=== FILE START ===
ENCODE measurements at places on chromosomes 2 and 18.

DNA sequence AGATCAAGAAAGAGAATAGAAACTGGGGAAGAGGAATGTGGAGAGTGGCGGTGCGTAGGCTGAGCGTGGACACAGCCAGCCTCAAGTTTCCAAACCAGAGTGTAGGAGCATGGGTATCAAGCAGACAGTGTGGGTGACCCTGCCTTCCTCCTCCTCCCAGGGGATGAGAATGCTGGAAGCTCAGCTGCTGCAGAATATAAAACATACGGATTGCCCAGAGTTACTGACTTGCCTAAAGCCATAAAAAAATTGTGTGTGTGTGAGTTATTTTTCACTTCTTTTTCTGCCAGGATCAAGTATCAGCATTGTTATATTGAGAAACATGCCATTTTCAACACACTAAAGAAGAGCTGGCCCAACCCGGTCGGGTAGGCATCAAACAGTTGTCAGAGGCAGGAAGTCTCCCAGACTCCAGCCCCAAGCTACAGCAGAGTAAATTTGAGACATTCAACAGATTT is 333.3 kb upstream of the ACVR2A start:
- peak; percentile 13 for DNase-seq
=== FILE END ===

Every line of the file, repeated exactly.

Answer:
ENCODE measurements at places on chromosomes 2 and 18.

DNA sequence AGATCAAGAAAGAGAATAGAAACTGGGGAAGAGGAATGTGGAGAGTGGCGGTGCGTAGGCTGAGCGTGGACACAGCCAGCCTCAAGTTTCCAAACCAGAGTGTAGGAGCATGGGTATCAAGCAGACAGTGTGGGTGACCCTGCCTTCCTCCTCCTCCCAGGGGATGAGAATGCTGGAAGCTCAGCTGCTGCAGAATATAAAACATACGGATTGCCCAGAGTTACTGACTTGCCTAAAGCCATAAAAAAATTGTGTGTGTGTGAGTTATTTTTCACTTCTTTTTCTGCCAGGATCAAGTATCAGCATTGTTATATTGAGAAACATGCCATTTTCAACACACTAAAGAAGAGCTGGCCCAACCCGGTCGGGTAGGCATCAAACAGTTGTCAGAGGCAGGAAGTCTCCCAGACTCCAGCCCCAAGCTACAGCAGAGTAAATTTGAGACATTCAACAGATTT is 333.3 kb upstream of the ACVR2A start:
- peak; percentile 13 for DNase-seq